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Greengirls

Dishin' the dirt from the garden and beyond

Minnesota wineries are worth the trip.

Last night I got the opportunity to enjoy someone else’s garden.  It happened to be a winery which made it particularly fun.  Before I even looked a bottle of the harvest, I had to see the vines.  Cynthia Bahr, the proprietor of Vinmark Estates, was happy to show me around.

The vines are in neat rows about 5’ apart.  If you’ve never seen a vineyard – the plants look like old sticks coming out of the ground with lush green vines above all connected to a strong wire fence holding up the plants.  The fruit hangs low on the vines making it easier for harvest.  

Cynthia told me early Spring, while things are still chilly, is when they do the majority of their pruning.  The ‘stick’ remains, but all of last year’s growth above is pruned.  They choose two main shoots and from there, they train the plants to grow horizontally. Vinmark Estates grow two different kinds of grapes – Frontenac and Marquette (white and red), both plants created by the University of Minnesota.  

The plants looked really healthy, but I asked her if they had any problems.  Believe it or not, that darned Japanese Beetle attacks grape plants too.  Because they have honeybees on the estate, they do not use any pesticides.  They do their best to control the beetle and know that when they start with a healthy plant – nature can ward off most problems.

There are over 40 wineries listed with Minnesota Grown www.minnesotagrown.com Events abound and wine trails are set up.  I can tell you that after the experience in the garden I had last night (and in the tasting room), I will be visiting more Minnesota wineries in the future.

Have you visited a Minnesota winery?  What was your experience?

Showy leaves save the day when blooms fade

What’s going to be left? That’s the question many of us are starting to wonder as we look around our gardens zooming ahead of ordinary bloom schedule thanks to all the rains. Several plants that would ordinarily have come into their own in late July have already come and gone, and I wonder what’s going to be left to bloom in August aside from some sun-faded coneflowers. There’s a reason so many of us plan garden parties for June, when we’ll be fairly certain to get either late spring or early summer blooms.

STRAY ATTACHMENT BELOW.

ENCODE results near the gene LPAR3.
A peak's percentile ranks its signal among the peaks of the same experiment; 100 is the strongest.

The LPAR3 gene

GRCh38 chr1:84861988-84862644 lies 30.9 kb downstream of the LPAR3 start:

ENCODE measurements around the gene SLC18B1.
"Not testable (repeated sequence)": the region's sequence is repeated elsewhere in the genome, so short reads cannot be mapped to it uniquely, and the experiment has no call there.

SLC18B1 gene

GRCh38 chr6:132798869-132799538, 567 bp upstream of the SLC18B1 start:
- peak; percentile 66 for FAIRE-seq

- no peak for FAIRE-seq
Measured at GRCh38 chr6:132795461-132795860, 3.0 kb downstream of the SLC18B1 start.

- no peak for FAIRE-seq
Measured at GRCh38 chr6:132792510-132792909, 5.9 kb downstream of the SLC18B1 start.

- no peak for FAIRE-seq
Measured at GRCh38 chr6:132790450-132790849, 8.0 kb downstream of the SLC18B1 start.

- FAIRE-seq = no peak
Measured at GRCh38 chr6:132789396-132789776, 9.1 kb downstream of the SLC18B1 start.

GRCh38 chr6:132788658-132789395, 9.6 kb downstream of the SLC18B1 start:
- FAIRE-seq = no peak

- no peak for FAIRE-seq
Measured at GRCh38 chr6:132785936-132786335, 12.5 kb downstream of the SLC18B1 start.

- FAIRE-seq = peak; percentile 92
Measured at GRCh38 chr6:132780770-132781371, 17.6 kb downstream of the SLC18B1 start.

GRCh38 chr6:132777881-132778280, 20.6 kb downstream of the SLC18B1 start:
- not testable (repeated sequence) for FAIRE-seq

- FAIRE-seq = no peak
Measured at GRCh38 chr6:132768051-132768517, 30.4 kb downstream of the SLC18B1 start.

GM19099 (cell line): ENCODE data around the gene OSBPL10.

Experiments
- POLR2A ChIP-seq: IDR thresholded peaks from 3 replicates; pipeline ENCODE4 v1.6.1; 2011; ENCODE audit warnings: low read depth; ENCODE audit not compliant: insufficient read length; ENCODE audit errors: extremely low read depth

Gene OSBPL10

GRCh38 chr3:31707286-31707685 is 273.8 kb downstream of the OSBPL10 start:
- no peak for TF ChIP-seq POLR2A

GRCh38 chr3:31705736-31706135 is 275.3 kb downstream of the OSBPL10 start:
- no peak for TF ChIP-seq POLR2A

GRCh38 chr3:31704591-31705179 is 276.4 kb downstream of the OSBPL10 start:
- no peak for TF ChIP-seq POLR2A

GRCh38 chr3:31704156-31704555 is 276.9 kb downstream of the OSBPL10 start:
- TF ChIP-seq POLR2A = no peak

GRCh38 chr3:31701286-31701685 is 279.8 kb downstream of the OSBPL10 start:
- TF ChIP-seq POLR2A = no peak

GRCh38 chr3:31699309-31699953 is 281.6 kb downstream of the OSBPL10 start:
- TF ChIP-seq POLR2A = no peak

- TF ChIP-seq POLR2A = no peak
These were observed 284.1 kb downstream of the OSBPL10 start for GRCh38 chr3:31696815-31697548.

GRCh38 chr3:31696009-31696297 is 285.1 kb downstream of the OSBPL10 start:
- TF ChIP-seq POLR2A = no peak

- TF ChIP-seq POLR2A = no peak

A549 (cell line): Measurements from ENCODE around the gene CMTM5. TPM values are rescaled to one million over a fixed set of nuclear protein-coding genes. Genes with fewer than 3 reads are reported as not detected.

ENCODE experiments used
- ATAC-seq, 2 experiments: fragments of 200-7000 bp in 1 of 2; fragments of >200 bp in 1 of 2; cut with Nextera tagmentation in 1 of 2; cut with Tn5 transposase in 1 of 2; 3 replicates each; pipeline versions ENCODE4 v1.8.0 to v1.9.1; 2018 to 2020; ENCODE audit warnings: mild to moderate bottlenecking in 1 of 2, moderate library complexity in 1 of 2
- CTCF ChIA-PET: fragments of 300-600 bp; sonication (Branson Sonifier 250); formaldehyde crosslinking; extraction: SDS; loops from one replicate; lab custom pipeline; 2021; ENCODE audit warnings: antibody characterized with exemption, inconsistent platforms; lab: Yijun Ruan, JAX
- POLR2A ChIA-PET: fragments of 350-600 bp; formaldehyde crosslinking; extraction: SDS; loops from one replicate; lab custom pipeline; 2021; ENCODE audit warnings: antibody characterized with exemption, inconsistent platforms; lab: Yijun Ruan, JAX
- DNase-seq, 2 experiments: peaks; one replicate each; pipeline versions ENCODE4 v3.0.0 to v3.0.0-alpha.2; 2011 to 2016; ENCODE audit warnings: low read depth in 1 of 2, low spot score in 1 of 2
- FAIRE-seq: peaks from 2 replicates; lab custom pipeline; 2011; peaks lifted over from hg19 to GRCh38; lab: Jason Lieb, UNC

Luckily, there’s always foliage. Bright blooms steal the limelight, but at heart, the bulk of the garden is really composed of leaves, so it helps of they provide a supporting role. These days there are many more options to choose among, from the deep burgundy of ‘Hillside Black Beauty’ bugbane to the pretty patterned leaves of ‘Jack Frost’ brunnera. Those leaves might as well do something besides photosynthesis.

In some cases, the leaves outshine the blooms. Take coral bells or foamflower, for instance. The tiny blooms are cute, but hardly the star. Foamflower’s leaves in interesting shapes and colors far outshine the spikes of tiny blooms. Ditto with many hosta: Who remembers hosta ‘Hadspen Blue’for its blooms when those giant gray-blue leaves are around? Even the names of coral bells sound pretty: ‘Chocolate Ruffles,’ ‘Black Taffeta,’ ‘Grape Soda,’ and ‘Buttered Rum’ are but a few of the entries. Many of these exotically named and leaved coral bells brighten the otherwise drab shade on the north side of my house.

And it's not just with color that leaves augment the landscape.Shape and texture add rich variation to the garden from the spiky fronds of a 'Dre's Dragon' fern to the lacy Maiden Hair.

Of course, you can overcorrect on anything. I’m such a sucker for variegated leaves that it’s led me down the garden path more than once. As an early adopter of variegated artemsia, I’ve lived to regret it, and now treat it as a weed because it’s just such a ferocious spreader. But sometimes I get a good surprise. After planting some kalimeris variegata (Japanese aster), I was delighted to find it a mass of blooms later that year, and reported this joyous discovery to the friend who had been with me when I bought it on impulse. She said, “Oh, so it’s not just another pretty leaf.”

Not that there’s anything wrong with that, especially come late August.

What’s providing color in your garden? Are your plants ahead of bloom schedule too? Here’s a link to a site that offers description and examples of colored foliage plants: http://www.plantdelights.com/Colored-Foliage-for-sale/Plants-with-Colored-Foliage/Colored-Foliage-Perennials/#product_listing=%3Fcurrent_page%3D1%26results_per_page%3D48%26order_by%3Dproduct_name%26search_params%3D%26search_params%3D

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